NEW YORK, April 16, 2013 — Growth in compensation for chief executive officers (CEOs) at the nation's largest corporations slowed considerably in 2012, reflecting weakening company financial performance last year, according to a new analysis of proxies by global professional services company Towers Watson (NYSE, NASDAQ: TW).

The Towers Watson analysis found that total pay for CEOs increased just 1.2% in 2012, down from the 6.7% median increase CEOs received in 2011. Total pay, as reported in the Summary Compensation Table in company proxy statements, includes base salary, actual annual and long-term cash bonuses, and the grant-date value of long-term incentives including stock options, restricted stock and long-term performance shares. The smaller increase in total pay was driven largely by a steep decline in annual bonuses. While salary increases declined slightly last year — from 3.0% in 2011 to 2.8% in 2012 — annual bonuses paid to CEOs dropped by 16% at the median, compared to 2011, when bonuses were relatively flat. Target long-term incentives, the largest component of executive pay in major companies, were up 5.6% at the median in 2012.

The analysis, based on 270 S&P 1500 companies that filed proxies disclosing 2012 pay by late March, also revealed that the percentage of CEOs who received bonuses that were at or below target levels increased from 47% in 2011 to 58% last year. This can be mostly attributed to a significant slowdown in sales and earnings that companies experienced in 2012.

"The fact that many CEOs saw their bonuses take a significant hit and Summary Compensation Table pay was relatively flat suggests the companies and their boards took a conservative approach to pay in 2012," said Todd Lippincott, leader of Executive Compensation consulting at Towers Watson for the Americas.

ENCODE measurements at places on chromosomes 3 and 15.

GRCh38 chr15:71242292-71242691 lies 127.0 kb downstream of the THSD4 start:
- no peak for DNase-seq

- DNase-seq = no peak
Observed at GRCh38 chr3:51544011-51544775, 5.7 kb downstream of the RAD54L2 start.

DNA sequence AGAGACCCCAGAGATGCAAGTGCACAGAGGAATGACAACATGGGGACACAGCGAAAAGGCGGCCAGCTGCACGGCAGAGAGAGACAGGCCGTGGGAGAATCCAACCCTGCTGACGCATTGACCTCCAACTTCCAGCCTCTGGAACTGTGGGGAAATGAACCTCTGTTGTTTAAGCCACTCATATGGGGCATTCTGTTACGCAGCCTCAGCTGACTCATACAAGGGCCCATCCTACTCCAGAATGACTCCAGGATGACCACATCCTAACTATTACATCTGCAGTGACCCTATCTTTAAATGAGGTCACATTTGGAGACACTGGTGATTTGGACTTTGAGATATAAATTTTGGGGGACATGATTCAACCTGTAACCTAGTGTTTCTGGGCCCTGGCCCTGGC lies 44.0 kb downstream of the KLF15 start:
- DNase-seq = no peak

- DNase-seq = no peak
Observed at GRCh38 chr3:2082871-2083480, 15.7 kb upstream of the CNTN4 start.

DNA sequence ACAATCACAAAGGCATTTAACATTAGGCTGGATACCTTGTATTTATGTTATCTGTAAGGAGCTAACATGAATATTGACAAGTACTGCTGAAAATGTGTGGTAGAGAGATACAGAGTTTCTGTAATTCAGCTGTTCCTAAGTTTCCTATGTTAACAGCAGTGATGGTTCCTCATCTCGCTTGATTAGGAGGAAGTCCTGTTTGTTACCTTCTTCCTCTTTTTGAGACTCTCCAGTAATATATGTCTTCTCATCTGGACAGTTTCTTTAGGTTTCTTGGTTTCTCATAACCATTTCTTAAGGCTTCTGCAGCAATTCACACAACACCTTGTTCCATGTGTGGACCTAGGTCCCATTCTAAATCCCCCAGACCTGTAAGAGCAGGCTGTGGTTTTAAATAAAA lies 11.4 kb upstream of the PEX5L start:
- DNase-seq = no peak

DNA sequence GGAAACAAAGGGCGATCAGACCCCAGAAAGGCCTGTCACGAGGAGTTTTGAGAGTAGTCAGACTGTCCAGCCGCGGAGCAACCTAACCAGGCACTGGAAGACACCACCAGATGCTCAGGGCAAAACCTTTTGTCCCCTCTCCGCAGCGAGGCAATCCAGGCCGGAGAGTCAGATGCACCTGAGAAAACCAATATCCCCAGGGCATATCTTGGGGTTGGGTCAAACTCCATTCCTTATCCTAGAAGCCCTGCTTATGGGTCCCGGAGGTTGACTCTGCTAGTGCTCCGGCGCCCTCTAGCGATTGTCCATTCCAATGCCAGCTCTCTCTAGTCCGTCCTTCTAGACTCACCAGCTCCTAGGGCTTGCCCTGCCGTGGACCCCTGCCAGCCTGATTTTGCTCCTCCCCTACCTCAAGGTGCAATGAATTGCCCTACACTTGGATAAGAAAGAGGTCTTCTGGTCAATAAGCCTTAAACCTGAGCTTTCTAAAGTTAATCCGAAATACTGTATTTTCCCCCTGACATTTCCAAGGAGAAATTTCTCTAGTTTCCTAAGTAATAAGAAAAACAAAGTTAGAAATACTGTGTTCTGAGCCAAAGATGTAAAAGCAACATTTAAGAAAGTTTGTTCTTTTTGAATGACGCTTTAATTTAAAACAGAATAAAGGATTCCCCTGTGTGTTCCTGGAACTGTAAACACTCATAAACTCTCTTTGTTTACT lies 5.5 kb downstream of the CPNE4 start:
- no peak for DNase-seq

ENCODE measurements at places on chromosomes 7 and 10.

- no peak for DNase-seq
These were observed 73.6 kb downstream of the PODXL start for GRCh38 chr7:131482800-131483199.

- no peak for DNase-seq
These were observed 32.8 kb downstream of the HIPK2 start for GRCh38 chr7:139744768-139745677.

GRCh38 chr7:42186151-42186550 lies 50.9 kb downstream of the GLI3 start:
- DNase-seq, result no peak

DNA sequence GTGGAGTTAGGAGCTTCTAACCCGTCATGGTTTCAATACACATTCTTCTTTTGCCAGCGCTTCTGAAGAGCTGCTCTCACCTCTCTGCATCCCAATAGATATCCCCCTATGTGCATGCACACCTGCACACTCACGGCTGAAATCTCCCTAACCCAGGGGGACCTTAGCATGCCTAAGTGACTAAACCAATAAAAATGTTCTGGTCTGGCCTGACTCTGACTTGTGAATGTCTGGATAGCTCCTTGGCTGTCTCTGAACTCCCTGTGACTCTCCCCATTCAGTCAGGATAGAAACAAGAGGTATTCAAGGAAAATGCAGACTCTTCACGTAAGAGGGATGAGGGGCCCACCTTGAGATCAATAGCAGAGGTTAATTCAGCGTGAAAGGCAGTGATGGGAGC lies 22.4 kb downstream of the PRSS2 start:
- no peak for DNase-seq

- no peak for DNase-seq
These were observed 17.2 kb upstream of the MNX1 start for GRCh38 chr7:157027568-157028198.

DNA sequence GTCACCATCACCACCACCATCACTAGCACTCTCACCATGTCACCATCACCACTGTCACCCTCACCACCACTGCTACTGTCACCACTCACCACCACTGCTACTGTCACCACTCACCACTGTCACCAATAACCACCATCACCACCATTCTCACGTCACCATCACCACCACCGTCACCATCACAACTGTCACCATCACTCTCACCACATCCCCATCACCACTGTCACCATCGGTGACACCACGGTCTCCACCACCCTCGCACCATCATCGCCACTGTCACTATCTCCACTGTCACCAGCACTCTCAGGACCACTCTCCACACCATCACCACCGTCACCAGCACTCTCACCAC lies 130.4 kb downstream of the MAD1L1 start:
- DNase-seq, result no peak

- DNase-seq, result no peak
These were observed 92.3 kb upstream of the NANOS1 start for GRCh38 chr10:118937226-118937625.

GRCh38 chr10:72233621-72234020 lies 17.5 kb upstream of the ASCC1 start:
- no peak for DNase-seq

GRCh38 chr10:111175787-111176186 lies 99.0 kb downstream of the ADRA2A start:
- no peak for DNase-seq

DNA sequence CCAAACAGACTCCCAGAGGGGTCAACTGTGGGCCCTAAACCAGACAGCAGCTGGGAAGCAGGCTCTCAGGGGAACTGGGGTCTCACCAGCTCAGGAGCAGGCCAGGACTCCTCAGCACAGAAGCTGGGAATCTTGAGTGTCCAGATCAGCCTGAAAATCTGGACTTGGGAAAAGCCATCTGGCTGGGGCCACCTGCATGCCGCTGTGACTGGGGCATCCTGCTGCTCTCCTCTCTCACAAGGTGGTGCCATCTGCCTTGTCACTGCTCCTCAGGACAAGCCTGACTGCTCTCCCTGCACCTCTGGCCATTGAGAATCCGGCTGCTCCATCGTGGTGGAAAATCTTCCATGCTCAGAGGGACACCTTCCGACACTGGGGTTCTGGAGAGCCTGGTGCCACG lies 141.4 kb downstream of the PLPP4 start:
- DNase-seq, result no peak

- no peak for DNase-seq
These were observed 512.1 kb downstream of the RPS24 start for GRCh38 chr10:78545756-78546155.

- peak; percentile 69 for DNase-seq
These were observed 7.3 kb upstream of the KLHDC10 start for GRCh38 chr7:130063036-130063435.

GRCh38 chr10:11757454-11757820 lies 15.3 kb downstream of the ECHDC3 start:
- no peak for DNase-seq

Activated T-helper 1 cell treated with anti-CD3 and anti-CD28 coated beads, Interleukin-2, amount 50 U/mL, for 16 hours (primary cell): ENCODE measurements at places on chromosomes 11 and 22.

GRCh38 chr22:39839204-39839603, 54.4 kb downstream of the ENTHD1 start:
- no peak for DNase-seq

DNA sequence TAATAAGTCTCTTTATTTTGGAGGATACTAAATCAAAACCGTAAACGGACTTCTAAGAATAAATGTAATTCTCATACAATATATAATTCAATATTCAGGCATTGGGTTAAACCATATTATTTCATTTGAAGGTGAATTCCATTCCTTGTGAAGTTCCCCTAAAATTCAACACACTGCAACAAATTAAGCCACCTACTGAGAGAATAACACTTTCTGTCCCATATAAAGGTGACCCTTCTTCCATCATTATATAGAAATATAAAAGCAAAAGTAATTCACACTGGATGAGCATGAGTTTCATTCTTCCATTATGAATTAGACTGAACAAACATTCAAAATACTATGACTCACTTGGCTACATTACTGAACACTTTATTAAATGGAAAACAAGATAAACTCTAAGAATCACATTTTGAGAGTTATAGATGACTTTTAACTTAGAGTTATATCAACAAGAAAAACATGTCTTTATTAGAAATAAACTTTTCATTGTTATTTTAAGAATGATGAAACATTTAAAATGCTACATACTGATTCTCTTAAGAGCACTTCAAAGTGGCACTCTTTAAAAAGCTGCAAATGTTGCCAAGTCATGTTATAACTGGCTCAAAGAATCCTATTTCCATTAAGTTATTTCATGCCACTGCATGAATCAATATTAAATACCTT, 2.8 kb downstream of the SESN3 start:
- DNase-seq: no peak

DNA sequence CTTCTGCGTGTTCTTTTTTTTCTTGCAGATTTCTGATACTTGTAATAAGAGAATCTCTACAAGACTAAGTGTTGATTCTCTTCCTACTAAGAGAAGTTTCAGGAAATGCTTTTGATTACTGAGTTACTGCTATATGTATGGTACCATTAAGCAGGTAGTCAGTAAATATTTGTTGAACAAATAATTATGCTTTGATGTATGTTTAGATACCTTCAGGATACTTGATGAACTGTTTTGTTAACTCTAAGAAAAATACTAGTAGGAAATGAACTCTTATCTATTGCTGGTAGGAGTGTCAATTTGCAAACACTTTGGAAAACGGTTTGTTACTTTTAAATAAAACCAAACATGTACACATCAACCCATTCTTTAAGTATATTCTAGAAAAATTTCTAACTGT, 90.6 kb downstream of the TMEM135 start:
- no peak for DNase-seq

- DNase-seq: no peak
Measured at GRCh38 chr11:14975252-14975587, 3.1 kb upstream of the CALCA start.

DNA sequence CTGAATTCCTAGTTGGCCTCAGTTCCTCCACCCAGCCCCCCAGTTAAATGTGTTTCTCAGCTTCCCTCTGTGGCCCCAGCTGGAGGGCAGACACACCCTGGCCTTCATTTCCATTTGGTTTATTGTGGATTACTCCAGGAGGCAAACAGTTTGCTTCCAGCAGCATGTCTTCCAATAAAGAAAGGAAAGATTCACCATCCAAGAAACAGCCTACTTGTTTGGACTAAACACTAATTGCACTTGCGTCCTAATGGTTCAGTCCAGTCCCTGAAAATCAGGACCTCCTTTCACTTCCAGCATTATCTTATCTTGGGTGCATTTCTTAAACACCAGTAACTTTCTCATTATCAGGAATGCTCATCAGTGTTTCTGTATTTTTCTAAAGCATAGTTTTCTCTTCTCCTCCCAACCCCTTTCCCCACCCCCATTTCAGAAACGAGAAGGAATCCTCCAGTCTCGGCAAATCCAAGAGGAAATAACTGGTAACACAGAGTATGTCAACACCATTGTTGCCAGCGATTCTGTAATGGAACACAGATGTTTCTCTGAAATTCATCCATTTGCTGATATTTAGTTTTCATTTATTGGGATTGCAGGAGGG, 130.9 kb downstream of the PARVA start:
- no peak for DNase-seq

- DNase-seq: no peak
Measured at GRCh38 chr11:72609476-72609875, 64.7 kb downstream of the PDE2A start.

One of the most noteworthy shifts in executive compensation is the continuing growth in performance-based long-term incentive plans. Almost half (44%) of S&P 1500 companies now have long-term performance plans in place, according to the Towers Watson analysis. Total return to shareholders is now the most prevalent performance metric that companies use to base long-term incentive plan awards. More than four in 10 companies (41%) now use this measure, compared with just 18% that used this metric in 2008. Earnings per share, historically the most prevalent measure, is now used by 40% of companies.

Strong shareholder support for say on pay in its third year

The analysis also found that in the third year for mandatory say-on-pay votes, 160 of the Russell 3000 companies that have disclosed their shareholder voting results so far reported average support of 90% of the votes cast this year. This is consistent with last year's voting results. Only three companies in this sample failed to win majority support for their say-on-pay resolution so far this year.

"While the say-on-pay experience has been positive for most companies, we continue to see a small number of cases in which shareholders use the vote to send companies a message about pay and performance," Lippincott said. "Our research shows that companies with poor shareholder returns were five times as likely as other companies to receive low say-on-pay support, while those with high CEO pay opportunities were eight times as likely."

Other findings from the Towers Watson proxy analysis include:

  • One in four (26%) companies provided supplemental charts describing the relationship between pay and performance in their 2013 proxies. That's an increase from 17% in 2012 and 9% in 2011.
  • More companies are disclosing alternative measures of pay in their proxy statements. Of those that included a pay-for-performance summary, almost three-quarters use a definition other than Summary Compensation Table pay in their analyses.

About Towers Watson

Towers Watson (NYSE, NASDAQ: TW) is a leading global professional services company that helps organizations improve performance through effective people, risk and financial management. The company offers solutions in the areas of benefits, talent management, rewards, and risk and capital management. Towers Watson has 14,000 associates around the world and is located on the web at